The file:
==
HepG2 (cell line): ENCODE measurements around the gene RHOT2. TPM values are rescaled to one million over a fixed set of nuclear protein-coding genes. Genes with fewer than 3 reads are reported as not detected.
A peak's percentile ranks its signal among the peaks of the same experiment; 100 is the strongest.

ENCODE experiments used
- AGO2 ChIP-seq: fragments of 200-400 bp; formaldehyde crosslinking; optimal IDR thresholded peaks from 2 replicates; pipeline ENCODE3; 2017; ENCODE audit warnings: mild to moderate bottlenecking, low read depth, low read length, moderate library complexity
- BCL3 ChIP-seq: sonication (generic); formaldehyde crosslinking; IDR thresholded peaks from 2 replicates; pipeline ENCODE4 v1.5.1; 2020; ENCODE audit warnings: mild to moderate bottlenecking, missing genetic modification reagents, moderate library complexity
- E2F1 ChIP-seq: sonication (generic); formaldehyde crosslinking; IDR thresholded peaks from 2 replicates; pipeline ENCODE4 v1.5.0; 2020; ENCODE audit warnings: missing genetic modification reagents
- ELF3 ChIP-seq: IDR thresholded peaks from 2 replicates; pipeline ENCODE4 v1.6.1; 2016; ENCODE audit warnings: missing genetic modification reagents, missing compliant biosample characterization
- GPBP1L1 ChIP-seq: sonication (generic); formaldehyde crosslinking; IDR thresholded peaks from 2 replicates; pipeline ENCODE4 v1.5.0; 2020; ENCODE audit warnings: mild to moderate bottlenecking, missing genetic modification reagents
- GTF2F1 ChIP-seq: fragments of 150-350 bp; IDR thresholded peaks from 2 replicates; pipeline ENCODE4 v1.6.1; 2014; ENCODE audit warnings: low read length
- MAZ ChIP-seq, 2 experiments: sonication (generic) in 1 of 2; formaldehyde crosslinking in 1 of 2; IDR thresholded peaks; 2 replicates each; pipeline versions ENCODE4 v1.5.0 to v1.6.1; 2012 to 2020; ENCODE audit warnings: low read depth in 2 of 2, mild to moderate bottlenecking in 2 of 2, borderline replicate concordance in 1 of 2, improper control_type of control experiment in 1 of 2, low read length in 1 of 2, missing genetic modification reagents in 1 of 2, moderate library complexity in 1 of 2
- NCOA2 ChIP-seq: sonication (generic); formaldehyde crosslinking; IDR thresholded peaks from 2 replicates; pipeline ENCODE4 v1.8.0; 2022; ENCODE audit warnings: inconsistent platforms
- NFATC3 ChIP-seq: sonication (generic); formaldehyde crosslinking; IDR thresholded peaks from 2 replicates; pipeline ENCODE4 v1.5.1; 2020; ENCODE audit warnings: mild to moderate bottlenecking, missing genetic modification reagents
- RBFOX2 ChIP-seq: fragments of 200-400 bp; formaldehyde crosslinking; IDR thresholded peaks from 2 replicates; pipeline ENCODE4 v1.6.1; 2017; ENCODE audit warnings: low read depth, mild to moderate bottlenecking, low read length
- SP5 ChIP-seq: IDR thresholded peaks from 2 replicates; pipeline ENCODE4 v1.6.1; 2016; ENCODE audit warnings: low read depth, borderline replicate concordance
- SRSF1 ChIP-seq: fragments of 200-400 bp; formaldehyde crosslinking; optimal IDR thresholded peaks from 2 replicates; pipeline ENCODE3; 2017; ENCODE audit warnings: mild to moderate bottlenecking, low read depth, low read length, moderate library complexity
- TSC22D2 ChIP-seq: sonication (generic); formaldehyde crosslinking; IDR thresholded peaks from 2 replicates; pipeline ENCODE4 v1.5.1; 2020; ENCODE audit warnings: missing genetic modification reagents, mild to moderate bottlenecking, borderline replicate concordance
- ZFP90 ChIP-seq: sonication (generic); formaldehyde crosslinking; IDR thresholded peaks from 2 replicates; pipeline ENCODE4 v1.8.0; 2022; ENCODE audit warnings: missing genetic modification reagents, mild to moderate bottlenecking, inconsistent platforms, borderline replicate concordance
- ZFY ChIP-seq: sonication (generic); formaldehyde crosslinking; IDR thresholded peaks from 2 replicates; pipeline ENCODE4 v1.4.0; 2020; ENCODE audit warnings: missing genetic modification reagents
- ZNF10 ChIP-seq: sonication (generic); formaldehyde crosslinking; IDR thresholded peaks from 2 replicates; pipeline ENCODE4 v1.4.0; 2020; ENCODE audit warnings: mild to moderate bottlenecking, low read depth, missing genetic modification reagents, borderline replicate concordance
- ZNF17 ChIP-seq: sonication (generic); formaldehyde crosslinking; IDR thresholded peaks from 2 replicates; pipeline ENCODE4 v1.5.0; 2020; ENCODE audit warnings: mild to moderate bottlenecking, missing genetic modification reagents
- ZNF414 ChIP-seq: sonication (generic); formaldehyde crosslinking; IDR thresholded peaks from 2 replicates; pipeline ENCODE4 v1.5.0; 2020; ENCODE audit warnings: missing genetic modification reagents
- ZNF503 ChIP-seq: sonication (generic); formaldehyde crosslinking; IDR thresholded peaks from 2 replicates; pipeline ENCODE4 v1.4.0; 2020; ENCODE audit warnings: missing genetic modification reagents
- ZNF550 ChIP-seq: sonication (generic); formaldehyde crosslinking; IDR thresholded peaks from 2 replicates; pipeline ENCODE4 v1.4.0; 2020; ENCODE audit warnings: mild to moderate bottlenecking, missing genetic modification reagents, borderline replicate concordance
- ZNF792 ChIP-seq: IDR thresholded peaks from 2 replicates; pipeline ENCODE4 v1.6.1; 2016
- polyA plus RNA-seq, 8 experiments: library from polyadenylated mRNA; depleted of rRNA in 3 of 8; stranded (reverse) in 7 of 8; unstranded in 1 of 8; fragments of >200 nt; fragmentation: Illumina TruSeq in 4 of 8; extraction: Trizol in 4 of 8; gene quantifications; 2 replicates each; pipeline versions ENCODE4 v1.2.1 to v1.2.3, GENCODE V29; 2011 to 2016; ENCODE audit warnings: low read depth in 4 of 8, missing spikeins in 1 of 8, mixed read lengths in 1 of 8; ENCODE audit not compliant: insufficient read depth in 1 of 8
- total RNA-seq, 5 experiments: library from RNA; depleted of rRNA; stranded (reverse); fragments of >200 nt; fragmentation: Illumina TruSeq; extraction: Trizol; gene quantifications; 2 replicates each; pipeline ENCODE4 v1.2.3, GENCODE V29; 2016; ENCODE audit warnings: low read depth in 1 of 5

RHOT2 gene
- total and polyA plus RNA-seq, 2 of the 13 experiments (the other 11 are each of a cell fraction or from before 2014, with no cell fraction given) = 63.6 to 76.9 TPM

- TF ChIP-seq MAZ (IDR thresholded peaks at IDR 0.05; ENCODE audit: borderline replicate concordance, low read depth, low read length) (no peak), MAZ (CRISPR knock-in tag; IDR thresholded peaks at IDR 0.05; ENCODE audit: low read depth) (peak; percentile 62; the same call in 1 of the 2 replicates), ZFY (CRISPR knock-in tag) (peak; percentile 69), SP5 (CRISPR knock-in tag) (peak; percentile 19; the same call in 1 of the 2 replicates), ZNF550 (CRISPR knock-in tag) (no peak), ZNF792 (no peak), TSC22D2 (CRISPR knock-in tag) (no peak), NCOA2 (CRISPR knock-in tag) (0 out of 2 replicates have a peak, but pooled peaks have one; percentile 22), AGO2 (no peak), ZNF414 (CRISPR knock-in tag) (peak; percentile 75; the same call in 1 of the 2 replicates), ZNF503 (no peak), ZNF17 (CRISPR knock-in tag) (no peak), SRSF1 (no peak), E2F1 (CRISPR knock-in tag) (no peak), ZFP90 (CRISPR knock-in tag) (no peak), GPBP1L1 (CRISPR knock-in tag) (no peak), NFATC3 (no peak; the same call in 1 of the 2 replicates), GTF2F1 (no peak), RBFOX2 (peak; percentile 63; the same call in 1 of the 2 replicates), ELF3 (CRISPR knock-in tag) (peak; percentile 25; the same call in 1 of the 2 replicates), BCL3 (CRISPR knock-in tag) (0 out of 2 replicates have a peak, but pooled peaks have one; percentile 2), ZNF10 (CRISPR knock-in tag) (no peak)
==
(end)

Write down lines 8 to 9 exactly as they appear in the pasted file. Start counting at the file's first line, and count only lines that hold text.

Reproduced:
- GPBP1L1 ChIP-seq: sonication (generic); formaldehyde crosslinking; IDR thresholded peaks from 2 replicates; pipeline ENCODE4 v1.5.0; 2020; ENCODE audit warnings: mild to moderate bottlenecking, missing genetic modification reagents
- GTF2F1 ChIP-seq: fragments of 150-350 bp; IDR thresholded peaks from 2 replicates; pipeline ENCODE4 v1.6.1; 2014; ENCODE audit warnings: low read length